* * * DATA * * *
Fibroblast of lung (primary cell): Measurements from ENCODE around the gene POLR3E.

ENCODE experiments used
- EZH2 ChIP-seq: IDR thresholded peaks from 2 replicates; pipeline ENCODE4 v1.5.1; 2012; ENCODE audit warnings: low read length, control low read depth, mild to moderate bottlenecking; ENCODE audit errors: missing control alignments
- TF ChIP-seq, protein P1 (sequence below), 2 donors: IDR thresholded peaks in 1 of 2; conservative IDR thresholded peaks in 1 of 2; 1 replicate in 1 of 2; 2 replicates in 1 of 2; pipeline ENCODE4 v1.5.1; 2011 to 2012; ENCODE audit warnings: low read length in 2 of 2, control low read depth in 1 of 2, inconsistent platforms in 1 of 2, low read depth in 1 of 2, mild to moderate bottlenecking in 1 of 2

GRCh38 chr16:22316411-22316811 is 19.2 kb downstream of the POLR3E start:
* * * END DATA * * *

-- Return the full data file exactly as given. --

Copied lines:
Fibroblast of lung (primary cell): Measurements from ENCODE around the gene POLR3E.

ENCODE experiments used
- EZH2 ChIP-seq: IDR thresholded peaks from 2 replicates; pipeline ENCODE4 v1.5.1; 2012; ENCODE audit warnings: low read length, control low read depth, mild to moderate bottlenecking; ENCODE audit errors: missing control alignments
- TF ChIP-seq, protein P1 (sequence below), 2 donors: IDR thresholded peaks in 1 of 2; conservative IDR thresholded peaks in 1 of 2; 1 replicate in 1 of 2; 2 replicates in 1 of 2; pipeline ENCODE4 v1.5.1; 2011 to 2012; ENCODE audit warnings: low read length in 2 of 2, control low read depth in 1 of 2, inconsistent platforms in 1 of 2, low read depth in 1 of 2, mild to moderate bottlenecking in 1 of 2

GRCh38 chr16:22316411-22316811 is 19.2 kb downstream of the POLR3E start: